By Thomas Wagner.
Alvar Aalto is considered one of the most influential modernist architects and designers. He was also ahead of his time in his working partnerships with his first and second wives, Aino and Elissa. Now, ARTE is showing the documentary “Aalto – Architect of Emotions” by Virpi Suutari.
Virpi Suutari’s documentary “Aalto – Architect of Emotions” was filmed in 2018. In its most mysterious and visually striking scene, we find ourselves on board the steamer Patris II, travelling from Marseilles to Athens and watching leading architects on their way to the fourth CIAM congress. Having accepted Alvar Aalto (1898–1976) into their number, the group of prominent European architects organised by Le Corbusier and secretary-general Siegfried Giedion is crossing international waters in a highly symbolic fashion. Then we cut to another scene. Suddenly, we seem to be in thick fog. Gradually, we realise that we are looking down on a long building. At first it looks like footage of a model, but it turns out to be Paimio Sanatorium in a snowy landscape. Hazily, like a mirage, the building emerges from the twilight as brass music plays.
A sanatorium for the “horizontal man”
In 1929, Aalto won the design competition for the vast site of the tuberculosis sanatorium. The white, seven-storey building consisting of several different wings was officially opened in June 1933. Beneath a rather short flying roof, decks allowing patients to recuperate in the fresh air stretch the full length of the wing housing the wards. In the film, the architect Juhani Pallasmaa comments that Aalto was a modernist through and through – but only for a few years. He subsequently found his own style with the tuberculosis sanatorium and Vyborg Library (completed in 1935). “Having spent a few days in hospital himself shortly after he started planning,” says Pallasmaa, “he realised that a patient in hospital sees the world from a different perspective than a healthy person.”
He must have had a very winning personality
The film seeks to portray Alvar Aalto as a man and an architect. With the exception of occasional flashbacks, it proceeds in chronological order, covering both biographical events and the buildings designed by Aalto. “As a man,” emphasises architectural historian Nina Stritzler-Levine, “he was certainly complicated; he must have had a very winning personality and been magnanimous and intelligent. He also had an excellent knowledge of human nature. He was obviously very charming.” Of his first wife, she says: “Aino Marsio-Aalto was quite the modern woman: a mother, an architect, a designer – and the wife of Alvar Aalto. She had different identities. There were hardly any couples in the modernist movement, so the Aaltos were very unusual – and, in my opinion, pioneers.”
Personal and professional partnership
Alvar allowed the rooms to speak for themselves, while Aino added light, fabrics and atmosphere. They worked as a team, not just designing buildings but also inventing a whole new design language with their bentwood furniture – a refreshing alternative to the tubular steel pieces of the Bauhaus style. Their furniture quickly became popular around the world. The first person to promote it in America was Lawrence Rockefeller. In fact, the Aaltos’ designs were the most successful brand of modern furniture in the USA until the late 1940s. An exhibition at MoMA in 1938 made Alvar and Aino famous throughout the country; their popularity then reached unprecedented levels courtesy of the 1939 New York World’s Fair. Following Aino’s death in 1949, Alvar later shared his life and work with his second wife Elissa, also an architect and designer.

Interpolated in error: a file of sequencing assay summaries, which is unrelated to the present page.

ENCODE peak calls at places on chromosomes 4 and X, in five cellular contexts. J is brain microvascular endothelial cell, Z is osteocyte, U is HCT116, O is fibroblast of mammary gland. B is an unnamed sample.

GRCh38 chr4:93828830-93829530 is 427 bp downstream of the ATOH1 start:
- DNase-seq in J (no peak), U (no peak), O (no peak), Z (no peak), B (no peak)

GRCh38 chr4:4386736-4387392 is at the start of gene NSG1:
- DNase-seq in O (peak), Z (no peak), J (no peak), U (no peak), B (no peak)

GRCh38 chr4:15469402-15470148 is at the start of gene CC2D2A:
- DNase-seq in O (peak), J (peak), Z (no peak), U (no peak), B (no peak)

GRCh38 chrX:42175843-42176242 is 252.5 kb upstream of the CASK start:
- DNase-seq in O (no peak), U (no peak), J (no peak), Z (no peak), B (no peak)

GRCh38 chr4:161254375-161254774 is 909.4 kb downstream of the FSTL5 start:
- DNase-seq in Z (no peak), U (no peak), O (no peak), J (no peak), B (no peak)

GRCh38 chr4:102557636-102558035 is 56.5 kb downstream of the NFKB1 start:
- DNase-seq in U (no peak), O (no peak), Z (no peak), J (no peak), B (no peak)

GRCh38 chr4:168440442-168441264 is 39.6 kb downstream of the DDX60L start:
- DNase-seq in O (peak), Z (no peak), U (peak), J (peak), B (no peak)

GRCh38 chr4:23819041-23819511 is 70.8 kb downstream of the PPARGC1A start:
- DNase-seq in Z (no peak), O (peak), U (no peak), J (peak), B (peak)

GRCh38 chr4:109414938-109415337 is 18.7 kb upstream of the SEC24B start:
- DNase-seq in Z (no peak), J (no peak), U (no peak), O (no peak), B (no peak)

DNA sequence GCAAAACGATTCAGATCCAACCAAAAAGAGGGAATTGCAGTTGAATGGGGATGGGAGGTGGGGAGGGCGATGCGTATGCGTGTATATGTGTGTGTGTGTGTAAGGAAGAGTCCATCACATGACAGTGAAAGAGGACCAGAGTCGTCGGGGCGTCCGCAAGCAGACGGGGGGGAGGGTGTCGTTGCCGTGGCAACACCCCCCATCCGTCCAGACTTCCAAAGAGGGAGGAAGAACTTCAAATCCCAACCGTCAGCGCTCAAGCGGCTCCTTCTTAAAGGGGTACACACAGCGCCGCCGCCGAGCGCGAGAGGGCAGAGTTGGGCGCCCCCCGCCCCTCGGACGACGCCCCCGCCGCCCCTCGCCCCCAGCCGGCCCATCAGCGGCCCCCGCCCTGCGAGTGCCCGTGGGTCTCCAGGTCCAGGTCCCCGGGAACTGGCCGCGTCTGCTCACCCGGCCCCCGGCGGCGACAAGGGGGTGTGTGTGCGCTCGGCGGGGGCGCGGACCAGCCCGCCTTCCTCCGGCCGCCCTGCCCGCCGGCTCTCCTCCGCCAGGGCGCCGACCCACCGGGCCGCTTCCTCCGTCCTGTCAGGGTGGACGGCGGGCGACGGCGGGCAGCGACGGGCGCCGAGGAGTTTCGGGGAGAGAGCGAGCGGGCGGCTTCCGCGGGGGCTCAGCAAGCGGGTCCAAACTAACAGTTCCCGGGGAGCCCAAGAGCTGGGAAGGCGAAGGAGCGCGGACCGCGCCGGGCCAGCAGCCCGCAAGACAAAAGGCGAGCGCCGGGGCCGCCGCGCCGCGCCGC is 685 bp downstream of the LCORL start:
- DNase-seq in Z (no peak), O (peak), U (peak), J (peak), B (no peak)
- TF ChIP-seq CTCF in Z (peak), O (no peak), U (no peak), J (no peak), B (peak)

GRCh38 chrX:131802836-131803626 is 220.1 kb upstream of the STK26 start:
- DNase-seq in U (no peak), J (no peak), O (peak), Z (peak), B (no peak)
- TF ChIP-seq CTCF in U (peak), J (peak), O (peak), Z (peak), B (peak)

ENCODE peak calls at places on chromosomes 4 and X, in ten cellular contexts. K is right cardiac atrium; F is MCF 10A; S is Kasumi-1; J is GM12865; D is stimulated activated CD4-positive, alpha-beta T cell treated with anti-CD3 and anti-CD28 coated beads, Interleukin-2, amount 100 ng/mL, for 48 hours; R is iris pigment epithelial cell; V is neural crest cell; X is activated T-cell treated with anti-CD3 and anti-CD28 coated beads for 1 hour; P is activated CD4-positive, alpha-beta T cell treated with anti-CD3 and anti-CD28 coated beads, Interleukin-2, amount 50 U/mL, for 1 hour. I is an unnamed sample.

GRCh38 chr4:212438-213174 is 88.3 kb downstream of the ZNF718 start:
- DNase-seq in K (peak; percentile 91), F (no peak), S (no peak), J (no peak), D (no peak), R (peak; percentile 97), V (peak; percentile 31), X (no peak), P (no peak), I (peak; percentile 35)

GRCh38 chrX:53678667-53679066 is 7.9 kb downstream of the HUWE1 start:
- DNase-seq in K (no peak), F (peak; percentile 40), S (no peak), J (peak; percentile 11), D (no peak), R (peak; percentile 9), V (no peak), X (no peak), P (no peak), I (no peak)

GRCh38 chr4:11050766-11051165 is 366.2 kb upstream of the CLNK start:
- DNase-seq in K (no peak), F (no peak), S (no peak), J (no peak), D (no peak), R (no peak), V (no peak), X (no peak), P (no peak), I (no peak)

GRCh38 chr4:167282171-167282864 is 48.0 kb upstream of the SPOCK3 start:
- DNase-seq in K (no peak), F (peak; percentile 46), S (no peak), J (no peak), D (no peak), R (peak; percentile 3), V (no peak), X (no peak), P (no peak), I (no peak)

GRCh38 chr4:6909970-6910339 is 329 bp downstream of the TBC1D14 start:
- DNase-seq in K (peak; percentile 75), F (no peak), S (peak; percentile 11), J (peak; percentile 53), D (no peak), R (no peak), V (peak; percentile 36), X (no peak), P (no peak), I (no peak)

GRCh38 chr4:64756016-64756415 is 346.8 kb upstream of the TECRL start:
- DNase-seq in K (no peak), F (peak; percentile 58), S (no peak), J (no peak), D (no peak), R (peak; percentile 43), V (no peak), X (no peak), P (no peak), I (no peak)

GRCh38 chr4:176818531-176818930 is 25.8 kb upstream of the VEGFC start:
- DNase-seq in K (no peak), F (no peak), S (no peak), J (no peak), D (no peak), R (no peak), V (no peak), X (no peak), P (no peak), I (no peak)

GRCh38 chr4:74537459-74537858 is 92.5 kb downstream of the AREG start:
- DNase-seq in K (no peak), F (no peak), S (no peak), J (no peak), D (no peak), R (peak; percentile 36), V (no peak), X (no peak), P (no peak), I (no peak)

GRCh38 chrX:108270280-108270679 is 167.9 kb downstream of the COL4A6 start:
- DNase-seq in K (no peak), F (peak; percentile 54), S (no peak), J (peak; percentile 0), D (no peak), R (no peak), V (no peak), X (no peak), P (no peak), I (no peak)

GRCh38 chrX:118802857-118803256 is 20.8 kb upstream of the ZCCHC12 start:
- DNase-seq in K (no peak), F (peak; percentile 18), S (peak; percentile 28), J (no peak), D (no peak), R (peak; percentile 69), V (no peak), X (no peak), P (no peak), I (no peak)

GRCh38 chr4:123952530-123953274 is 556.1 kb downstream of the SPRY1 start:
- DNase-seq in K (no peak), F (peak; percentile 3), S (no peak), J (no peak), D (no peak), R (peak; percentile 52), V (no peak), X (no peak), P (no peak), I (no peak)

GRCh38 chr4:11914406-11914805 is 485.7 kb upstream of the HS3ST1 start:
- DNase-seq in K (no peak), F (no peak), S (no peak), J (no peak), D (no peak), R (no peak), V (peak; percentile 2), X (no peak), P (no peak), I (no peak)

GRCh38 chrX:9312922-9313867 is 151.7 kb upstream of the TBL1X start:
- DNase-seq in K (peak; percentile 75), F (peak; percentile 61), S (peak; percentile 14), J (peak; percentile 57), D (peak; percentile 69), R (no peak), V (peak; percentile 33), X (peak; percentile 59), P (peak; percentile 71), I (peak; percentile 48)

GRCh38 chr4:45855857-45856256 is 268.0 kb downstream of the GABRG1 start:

Building with nature, not against it
Aalto never defied nature: he always built in and with it. His curved roofs are legendary, emphasising the organic rather than the constructive and keeping the atmospheric energy inside the space, as it were, by halting the eye and guiding it back into the space. Aalto’s layouts and use of materials clearly illustrate that he did not pander to nature, but he strived to reconcile rational principles – an essential trait of modernism – with organic, natural characteristics. In the film, we hear how future occupiers or users should feel as welcome and comfortable as possible in the spaces he created – which paves the way for empathic architecture almost as a matter of course.
Overall, the documentary is both an in-depth biopic and an introduction to the work of Alvar Aalto and his collaboration with his first and second wives. However, the individual aspects are only examined briefly. The film often rushes through time in short sequences, as if we were whizzing through a very full life in much the same way as we might hop over stepping stones to cross a fast-flowing stream. One moment, the war is on with Russia, Alvar is sorting footwraps and his friend Rockefeller donates $100,000 to Finland at Alvar’s request (Alvar talks about 1 million) – then suddenly we hear about post-war home building and the standardisation office, only to move on rapidly to something else altogether. The whistle-stop tour is nevertheless enlightening. At the end, it says: “Architecture was life for the Aaltos. Not just in their designs but in their day-to-day life; it was really the essence of who they were.”
Alvar Aalto – Finland’s Great Architect (“Alvar Aalto – Finnlands großer Architekt”) is available in German and French language in the Arte media library until 11 March 2021.
Documentary: 52 min.
Online from 3 February 2021 to 11 March 2021
Wednesday, 10 February 2021 at 10.00 p.m.: first broadcast
Sunday, 14 March 2021 at 6.00 a.m.
Sunday, 21 March 2021 at 7.20 a.m.
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